University of California Transportation Center
Traditional Neighborhood Shopping Districts: Patterns of Use and Modes of Access
- Author(s): Steiner, Ruth L.
- et al.
This dissertation examines the New Urbanists' contention that retail centers within easy walking of residential neighborhoods will attract a much higher walk and bike mode share and many fewer and shorter trips than planners and traffic engineers have typically assumed. This contention of the New Urbanists is compared to that of the travel behaviorists, who argue that travelers' choice of destinations for shopping is a function of modal availability, travel time and cost, and the number, amount and variety of land uses available at each destination, such that many residents will bypass shopping in their neighborhood and go to other destinations, while non-residents may choose to shop in the neighborhood based upon its attractiveness and accessibility.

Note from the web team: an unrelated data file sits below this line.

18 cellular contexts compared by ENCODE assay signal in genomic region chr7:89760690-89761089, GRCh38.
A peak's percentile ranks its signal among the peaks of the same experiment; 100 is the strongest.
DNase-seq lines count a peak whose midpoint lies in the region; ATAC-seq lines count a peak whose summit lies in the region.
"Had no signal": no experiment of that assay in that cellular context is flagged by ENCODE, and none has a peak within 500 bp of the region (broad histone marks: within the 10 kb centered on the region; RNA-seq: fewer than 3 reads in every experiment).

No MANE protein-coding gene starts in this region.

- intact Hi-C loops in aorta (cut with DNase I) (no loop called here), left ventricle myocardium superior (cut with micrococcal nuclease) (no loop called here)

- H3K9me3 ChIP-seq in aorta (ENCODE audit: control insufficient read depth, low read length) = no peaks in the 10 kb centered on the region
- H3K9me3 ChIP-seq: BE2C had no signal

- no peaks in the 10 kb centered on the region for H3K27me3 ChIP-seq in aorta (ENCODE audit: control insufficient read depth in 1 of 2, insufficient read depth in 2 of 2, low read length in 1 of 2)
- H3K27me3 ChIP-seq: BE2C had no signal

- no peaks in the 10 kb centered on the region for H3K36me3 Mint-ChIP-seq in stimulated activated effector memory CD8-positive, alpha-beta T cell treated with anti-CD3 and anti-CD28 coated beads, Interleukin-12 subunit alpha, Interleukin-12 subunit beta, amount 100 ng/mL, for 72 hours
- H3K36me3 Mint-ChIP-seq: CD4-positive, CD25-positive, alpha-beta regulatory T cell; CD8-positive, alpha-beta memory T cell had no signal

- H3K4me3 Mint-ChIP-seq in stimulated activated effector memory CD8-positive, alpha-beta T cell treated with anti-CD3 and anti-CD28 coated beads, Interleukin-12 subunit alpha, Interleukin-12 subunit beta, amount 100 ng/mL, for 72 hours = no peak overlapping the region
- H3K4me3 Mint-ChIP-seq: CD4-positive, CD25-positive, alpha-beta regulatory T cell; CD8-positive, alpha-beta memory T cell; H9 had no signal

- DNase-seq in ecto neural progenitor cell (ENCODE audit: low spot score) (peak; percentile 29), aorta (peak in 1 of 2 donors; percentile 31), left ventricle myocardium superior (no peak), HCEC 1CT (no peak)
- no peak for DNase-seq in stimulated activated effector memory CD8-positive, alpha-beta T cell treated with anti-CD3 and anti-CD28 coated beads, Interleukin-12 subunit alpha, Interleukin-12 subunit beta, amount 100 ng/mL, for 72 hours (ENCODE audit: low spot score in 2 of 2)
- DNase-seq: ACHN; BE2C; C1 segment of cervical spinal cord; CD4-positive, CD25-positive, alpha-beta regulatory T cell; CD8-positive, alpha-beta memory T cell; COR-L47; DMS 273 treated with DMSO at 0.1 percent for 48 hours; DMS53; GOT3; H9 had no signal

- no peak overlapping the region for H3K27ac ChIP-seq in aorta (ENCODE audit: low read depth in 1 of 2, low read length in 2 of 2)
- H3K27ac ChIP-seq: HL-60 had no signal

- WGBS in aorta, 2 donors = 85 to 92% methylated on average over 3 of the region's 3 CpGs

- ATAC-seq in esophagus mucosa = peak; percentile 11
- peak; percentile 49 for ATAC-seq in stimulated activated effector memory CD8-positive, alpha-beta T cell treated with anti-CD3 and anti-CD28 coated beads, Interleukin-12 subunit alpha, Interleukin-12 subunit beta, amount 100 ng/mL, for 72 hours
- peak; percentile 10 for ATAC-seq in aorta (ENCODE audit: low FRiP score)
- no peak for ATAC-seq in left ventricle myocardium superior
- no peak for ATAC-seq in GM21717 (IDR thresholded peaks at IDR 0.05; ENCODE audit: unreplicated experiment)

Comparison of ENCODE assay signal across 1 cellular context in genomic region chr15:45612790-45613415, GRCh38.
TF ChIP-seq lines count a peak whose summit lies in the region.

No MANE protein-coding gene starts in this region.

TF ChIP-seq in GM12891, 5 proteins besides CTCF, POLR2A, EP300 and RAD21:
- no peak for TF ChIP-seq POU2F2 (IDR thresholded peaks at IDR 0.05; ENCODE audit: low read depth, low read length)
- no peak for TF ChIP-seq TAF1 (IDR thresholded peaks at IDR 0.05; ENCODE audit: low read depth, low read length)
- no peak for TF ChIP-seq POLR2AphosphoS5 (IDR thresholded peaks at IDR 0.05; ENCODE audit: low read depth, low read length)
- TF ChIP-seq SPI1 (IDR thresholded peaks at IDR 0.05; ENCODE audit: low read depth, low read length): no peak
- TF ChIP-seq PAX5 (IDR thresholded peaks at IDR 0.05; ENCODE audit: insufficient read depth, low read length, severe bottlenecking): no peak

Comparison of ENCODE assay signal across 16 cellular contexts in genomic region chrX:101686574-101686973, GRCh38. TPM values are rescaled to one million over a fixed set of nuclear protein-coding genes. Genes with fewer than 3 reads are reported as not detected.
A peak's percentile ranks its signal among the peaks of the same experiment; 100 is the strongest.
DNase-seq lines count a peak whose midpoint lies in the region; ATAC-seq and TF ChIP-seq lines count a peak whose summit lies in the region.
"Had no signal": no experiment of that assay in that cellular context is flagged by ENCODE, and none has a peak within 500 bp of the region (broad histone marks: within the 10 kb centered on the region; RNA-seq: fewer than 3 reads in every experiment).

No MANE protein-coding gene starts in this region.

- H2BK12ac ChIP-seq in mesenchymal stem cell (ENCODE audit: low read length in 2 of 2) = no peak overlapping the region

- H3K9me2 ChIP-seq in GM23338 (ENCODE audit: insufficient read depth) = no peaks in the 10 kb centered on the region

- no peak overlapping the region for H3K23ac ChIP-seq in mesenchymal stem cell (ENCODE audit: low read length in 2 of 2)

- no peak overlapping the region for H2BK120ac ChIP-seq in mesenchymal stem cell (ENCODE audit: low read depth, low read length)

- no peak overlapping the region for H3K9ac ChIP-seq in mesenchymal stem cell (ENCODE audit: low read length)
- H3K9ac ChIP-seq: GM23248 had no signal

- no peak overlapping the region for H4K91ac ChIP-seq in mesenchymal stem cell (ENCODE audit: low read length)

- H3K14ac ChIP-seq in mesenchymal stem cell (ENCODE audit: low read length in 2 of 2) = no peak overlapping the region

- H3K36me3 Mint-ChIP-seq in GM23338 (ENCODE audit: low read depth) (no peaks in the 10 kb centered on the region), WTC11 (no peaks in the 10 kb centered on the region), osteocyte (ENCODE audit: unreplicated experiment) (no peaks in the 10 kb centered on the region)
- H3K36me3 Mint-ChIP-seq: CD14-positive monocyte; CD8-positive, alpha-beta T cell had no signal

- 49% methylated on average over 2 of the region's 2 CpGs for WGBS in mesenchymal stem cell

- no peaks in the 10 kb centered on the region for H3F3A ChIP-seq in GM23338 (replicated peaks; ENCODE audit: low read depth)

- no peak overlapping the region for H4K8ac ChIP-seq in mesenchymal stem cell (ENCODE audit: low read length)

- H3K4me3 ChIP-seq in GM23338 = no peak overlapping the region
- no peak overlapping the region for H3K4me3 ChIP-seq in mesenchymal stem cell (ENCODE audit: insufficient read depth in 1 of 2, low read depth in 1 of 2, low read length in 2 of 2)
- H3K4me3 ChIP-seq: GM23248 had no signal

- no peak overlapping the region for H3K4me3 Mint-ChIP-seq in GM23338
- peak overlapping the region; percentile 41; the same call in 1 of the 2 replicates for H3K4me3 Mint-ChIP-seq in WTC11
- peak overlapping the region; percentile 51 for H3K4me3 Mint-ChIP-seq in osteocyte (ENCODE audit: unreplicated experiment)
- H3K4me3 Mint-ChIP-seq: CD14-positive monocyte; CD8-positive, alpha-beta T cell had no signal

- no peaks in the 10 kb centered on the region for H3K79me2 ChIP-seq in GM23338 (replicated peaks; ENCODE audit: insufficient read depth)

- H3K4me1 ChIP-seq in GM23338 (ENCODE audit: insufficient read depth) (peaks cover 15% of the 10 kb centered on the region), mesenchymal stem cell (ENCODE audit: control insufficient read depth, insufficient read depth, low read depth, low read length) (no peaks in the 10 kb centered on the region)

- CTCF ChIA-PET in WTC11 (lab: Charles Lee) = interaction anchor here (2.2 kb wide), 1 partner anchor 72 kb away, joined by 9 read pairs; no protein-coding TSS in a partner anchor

This paper answers the following general questions: Who uses neighborhood shopping districts? Under what conditions do the presence of retail activities within walking distance of housing support walking as a mode of transportation for non-work trips? This broad question is answered by considering the following related questions in traditional neighborhoods: (1) To what extent to these shopping areas attract residents and to what extent do they attract non-residents? (2) How do the complexity of travel, frequency of shopping and types of goods and services used by residents differ from those of non-residents? (3) What mode of transportation do the residents and non-residents use to get to the shopping areas? (4) What characteristics of travel (complexity of travel, frequency of travel) and shopping (types of stops influence mode choice? (5) How do the travel and shopping characteristics and the mode of travel vary among the shopping areas? (6) What level of shopping activity is supported in these shopping areas and can they include lower levels of parking as suggested by the New Urbanists? (7) What factors do customers consider in determining where to shop and how do these attitudes differ between walkers and non-walkers? and (8) What factors lead merchants to locate in various shopping areas and how well do merchants understand their customer base?